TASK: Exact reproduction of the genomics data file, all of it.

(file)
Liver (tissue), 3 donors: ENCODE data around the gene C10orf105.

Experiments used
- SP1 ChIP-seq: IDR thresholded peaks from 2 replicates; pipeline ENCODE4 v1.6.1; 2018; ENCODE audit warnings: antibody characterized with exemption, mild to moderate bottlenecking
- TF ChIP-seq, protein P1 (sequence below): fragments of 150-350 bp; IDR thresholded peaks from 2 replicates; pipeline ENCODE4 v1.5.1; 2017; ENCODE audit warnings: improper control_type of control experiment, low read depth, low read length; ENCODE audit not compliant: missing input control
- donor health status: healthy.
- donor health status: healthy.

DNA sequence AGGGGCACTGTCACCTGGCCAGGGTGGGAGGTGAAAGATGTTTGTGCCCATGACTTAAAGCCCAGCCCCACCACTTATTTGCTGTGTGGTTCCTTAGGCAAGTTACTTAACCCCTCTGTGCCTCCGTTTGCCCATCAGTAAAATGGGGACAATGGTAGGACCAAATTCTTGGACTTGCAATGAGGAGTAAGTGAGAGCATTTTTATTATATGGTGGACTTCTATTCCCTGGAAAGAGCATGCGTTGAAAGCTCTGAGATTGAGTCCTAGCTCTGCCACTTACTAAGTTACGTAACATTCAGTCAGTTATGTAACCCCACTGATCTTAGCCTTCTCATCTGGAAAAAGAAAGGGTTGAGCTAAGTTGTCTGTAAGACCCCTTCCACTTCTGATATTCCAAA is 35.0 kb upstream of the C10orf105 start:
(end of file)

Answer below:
Liver (tissue), 3 donors: ENCODE data around the gene C10orf105.

Experiments used
- SP1 ChIP-seq: IDR thresholded peaks from 2 replicates; pipeline ENCODE4 v1.6.1; 2018; ENCODE audit warnings: antibody characterized with exemption, mild to moderate bottlenecking
- TF ChIP-seq, protein P1 (sequence below): fragments of 150-350 bp; IDR thresholded peaks from 2 replicates; pipeline ENCODE4 v1.5.1; 2017; ENCODE audit warnings: improper control_type of control experiment, low read depth, low read length; ENCODE audit not compliant: missing input control
- donor health status: healthy.
- donor health status: healthy.

DNA sequence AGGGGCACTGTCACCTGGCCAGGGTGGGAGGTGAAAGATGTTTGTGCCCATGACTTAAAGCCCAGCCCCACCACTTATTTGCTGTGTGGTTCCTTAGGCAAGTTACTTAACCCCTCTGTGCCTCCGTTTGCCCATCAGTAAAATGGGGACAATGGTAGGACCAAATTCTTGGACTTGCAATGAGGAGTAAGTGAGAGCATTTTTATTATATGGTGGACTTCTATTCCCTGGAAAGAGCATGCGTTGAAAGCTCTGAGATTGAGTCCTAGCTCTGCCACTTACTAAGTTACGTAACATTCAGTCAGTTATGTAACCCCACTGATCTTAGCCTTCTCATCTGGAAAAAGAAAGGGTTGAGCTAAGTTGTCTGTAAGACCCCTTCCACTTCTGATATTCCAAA is 35.0 kb upstream of the C10orf105 start: